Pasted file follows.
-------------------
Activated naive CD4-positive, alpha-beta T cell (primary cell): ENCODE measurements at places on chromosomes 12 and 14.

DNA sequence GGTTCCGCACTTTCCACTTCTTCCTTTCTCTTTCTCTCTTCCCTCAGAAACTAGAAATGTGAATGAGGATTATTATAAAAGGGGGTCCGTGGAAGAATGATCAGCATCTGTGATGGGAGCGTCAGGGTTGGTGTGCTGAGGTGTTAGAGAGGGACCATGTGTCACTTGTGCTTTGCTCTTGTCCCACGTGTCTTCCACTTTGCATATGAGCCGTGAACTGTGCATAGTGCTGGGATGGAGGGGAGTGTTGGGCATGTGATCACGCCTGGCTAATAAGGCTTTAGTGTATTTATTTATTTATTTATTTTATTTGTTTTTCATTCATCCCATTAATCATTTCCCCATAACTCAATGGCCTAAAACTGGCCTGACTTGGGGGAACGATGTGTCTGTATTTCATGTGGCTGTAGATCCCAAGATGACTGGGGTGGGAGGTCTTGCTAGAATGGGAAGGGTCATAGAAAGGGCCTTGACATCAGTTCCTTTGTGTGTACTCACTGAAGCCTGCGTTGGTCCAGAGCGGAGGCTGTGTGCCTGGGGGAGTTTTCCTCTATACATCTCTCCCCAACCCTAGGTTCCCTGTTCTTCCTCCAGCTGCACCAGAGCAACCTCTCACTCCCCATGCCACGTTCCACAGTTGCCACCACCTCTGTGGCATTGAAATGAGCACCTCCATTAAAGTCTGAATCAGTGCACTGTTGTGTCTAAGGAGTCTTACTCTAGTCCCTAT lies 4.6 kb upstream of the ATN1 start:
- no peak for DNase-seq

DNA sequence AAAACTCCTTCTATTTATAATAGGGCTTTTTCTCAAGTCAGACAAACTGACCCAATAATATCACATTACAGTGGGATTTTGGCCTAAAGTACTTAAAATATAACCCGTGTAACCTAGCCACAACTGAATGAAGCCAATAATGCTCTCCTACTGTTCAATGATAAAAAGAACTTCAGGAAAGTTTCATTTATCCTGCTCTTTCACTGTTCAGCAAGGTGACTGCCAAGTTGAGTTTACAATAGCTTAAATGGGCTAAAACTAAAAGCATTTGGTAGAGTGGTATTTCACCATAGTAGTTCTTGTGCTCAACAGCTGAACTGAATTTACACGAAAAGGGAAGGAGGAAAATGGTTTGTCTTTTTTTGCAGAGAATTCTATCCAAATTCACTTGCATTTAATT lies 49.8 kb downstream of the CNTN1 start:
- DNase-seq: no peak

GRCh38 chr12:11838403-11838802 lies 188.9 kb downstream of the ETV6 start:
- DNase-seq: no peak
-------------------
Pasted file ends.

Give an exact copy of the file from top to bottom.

Activated naive CD4-positive, alpha-beta T cell (primary cell): ENCODE measurements at places on chromosomes 12 and 14.

DNA sequence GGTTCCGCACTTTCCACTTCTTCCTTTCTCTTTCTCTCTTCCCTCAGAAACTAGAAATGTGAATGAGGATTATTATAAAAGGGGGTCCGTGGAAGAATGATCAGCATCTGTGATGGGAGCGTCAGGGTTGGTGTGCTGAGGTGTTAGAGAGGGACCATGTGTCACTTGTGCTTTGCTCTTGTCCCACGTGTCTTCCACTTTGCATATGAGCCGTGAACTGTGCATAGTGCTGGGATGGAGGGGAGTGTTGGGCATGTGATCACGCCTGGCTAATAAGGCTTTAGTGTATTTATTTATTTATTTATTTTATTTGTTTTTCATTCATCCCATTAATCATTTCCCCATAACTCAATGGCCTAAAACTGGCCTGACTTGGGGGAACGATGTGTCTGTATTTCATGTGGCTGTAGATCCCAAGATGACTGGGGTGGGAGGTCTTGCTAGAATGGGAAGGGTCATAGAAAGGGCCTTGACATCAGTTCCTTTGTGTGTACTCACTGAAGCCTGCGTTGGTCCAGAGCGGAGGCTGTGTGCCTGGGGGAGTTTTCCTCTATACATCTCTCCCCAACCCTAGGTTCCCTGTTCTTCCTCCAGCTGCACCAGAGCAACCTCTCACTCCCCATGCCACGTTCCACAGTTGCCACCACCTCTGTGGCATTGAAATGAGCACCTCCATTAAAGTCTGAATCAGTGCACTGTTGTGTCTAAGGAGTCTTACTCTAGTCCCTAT lies 4.6 kb upstream of the ATN1 start:
- no peak for DNase-seq

DNA sequence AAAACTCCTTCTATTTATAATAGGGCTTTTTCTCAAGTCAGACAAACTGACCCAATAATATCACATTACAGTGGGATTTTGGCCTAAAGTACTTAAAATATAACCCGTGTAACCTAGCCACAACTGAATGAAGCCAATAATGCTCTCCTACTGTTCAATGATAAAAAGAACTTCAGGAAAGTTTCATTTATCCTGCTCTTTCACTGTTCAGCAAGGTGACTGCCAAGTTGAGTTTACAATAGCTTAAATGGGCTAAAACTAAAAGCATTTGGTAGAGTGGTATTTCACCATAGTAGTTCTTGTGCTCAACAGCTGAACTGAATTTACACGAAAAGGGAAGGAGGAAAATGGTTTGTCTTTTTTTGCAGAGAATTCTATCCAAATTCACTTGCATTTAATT lies 49.8 kb downstream of the CNTN1 start:
- DNase-seq: no peak

GRCh38 chr12:11838403-11838802 lies 188.9 kb downstream of the ETV6 start:
- DNase-seq: no peak